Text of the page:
It's not uncommon these days to hear video games compared to punk rock. Some indie games are compared to it, and Suda 51 is always comparing his games to it. But what is really gaming's equivalent to punk rock? Is there an objective measure to compare a game to?
Yes, actually. Here is a quote from Johnny Rotten in the documentary "The Filth and the Fury." It explains the thought process behind what became known as the "punk" style:
"I walked up and down the king's road with complete anger and resentment. People were extremely absurd and still stuck into flairs and platform shoes and neatly coiffed longish hair and pretending the world wasn't really happening. It was an escapism that I resented.
There was also a garbage strike going on for years and years and years, and there was trash piled ten foot high. They seemed to have missed that. WEAR THE GARBAGE BAG for God's sake. And then you're dealing with it. And that's what i'd be doing. I would wrap myself, basically in trash."
In a nutshell, punk is supposed to grab reality, shove it into your face and go "look at this shit! Look at it! This is what you really are!"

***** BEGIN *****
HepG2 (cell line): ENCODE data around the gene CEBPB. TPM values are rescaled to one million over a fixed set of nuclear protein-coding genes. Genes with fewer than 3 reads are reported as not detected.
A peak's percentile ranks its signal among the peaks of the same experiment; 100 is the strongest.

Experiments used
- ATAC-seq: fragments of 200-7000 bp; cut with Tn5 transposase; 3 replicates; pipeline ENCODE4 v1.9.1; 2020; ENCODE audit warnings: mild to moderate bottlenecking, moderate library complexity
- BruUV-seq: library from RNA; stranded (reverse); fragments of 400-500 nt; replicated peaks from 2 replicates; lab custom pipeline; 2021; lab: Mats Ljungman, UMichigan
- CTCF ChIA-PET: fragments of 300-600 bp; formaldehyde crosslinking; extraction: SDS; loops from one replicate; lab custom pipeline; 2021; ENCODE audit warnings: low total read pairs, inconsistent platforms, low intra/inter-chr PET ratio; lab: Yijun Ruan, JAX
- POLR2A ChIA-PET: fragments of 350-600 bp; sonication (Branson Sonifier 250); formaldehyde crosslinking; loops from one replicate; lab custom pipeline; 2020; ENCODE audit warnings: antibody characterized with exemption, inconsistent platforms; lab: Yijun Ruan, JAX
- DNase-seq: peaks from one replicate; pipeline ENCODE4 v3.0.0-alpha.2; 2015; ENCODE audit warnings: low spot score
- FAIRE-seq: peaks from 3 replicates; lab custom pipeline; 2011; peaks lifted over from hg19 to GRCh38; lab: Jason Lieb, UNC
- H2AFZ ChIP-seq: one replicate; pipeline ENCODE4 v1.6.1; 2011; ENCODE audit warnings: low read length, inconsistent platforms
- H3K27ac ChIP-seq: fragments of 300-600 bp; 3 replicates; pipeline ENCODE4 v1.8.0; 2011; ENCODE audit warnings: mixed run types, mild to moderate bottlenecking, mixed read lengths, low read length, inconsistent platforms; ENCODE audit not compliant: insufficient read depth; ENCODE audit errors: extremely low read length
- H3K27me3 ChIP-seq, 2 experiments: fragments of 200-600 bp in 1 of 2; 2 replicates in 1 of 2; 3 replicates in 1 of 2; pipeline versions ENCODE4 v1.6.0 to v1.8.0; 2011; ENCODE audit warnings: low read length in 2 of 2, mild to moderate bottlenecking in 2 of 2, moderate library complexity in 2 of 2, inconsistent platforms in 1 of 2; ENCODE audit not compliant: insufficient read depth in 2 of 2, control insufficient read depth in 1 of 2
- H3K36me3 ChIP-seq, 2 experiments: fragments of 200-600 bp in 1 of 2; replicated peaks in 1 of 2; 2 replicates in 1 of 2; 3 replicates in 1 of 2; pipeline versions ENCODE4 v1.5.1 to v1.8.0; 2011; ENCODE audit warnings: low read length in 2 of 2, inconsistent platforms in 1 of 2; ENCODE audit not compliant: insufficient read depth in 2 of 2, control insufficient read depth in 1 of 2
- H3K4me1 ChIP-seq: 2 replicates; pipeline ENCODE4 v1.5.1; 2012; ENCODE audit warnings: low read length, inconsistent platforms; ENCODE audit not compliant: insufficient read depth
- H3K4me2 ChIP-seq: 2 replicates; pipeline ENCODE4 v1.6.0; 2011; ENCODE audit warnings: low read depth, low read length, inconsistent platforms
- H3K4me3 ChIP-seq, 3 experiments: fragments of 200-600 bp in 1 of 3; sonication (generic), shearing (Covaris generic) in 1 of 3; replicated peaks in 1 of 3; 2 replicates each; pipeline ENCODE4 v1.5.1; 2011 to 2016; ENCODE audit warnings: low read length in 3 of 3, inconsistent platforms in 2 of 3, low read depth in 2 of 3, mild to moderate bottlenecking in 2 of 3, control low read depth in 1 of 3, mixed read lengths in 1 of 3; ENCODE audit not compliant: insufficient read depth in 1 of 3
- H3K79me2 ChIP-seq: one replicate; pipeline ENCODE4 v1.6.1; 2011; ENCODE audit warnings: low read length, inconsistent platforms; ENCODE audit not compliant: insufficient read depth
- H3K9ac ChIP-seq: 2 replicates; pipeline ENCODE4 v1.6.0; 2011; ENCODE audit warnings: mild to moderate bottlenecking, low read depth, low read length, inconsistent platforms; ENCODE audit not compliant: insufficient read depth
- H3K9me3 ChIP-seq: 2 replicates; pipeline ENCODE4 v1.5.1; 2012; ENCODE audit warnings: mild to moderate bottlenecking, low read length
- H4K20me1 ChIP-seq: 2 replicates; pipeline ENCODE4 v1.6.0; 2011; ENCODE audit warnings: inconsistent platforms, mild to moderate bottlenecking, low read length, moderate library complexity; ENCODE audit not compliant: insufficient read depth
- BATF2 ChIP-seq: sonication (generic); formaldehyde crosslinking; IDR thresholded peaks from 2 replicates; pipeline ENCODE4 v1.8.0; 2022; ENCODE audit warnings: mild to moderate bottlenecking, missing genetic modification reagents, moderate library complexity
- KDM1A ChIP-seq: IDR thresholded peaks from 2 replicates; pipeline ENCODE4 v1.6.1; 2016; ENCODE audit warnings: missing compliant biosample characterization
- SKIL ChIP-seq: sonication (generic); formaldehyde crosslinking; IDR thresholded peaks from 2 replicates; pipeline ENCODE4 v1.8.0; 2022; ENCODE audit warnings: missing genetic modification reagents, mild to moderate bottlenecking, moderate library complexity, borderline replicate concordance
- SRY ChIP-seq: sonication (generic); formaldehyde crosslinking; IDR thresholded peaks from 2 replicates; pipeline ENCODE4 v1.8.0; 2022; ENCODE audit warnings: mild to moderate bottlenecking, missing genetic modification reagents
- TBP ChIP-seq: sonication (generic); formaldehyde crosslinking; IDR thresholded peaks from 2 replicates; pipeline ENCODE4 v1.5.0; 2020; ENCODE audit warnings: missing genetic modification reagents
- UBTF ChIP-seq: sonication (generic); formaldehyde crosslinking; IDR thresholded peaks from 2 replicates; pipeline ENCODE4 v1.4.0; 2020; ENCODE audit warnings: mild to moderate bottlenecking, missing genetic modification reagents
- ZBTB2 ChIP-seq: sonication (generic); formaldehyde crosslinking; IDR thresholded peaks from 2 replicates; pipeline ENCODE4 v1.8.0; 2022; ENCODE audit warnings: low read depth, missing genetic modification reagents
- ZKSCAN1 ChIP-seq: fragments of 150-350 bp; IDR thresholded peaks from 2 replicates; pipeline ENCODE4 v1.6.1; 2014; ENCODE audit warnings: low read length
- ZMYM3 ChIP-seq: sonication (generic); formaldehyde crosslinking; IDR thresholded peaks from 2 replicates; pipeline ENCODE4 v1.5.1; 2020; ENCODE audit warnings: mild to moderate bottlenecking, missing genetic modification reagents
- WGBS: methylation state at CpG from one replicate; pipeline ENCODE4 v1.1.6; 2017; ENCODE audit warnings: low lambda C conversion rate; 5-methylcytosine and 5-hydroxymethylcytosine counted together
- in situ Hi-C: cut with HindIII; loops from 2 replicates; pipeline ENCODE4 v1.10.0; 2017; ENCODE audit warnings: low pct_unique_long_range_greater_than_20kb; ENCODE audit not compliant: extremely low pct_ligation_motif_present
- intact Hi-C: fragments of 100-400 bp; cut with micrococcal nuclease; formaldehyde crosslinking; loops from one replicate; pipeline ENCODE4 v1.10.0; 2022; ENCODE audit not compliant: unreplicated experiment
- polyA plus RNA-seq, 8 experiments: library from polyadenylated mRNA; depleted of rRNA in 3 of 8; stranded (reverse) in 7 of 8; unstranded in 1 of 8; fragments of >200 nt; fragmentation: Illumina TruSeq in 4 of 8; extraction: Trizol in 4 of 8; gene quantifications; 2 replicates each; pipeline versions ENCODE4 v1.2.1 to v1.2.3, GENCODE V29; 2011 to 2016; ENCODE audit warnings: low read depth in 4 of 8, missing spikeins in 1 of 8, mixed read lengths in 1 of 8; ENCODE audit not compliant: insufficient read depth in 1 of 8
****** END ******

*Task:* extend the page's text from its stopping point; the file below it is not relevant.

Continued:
I thought for some time about this concept, and I came up with one game series that fits this description perfectly: the Oddworld series.
For those unfamiliar with Oddworld, the games are about a race of tribal aliens that live on Oddworld called Mudokons. They lived peacefully, coexisting with Oddworld's natural ecosystem, until a greedy race of capitalist aliens called Glukkons decided to enslave them
Eventually a factory farming company called Rupture Farms wasn't satisfied with the profits they were getting from Oddworld's animals (they had even hunted some into extiction), so their solution? Start grinding up the slaves, of course!
All of this lays an interesting, horrifying, and often darkly comical groundwork for a fantastic series of puzzle platformers on PlayStation and Xbox (now steam as well).
Why are they "punk" though? Because the different alien races all show different sides of the human race. Between the greedy Glukkons, the violent Sligs, and the peaceful and loving Mudokons, they say "This is what humanity can be, depending on our choices. What are you going to do about it?" The games shine a mirror on the worst and best sides of humanity, and it's what makes them more than just great games.
Oddworld isn't the only game that I think fits with the above description of punk. My "Game of the Generation" embodies it as well, although in a much different way. It's the antithesis of modern gaming. It subverts everything we have come to expect from games and shows us that we can like something that we never imagined we could like before.
What is it? Stay tuned until this weekend to find out!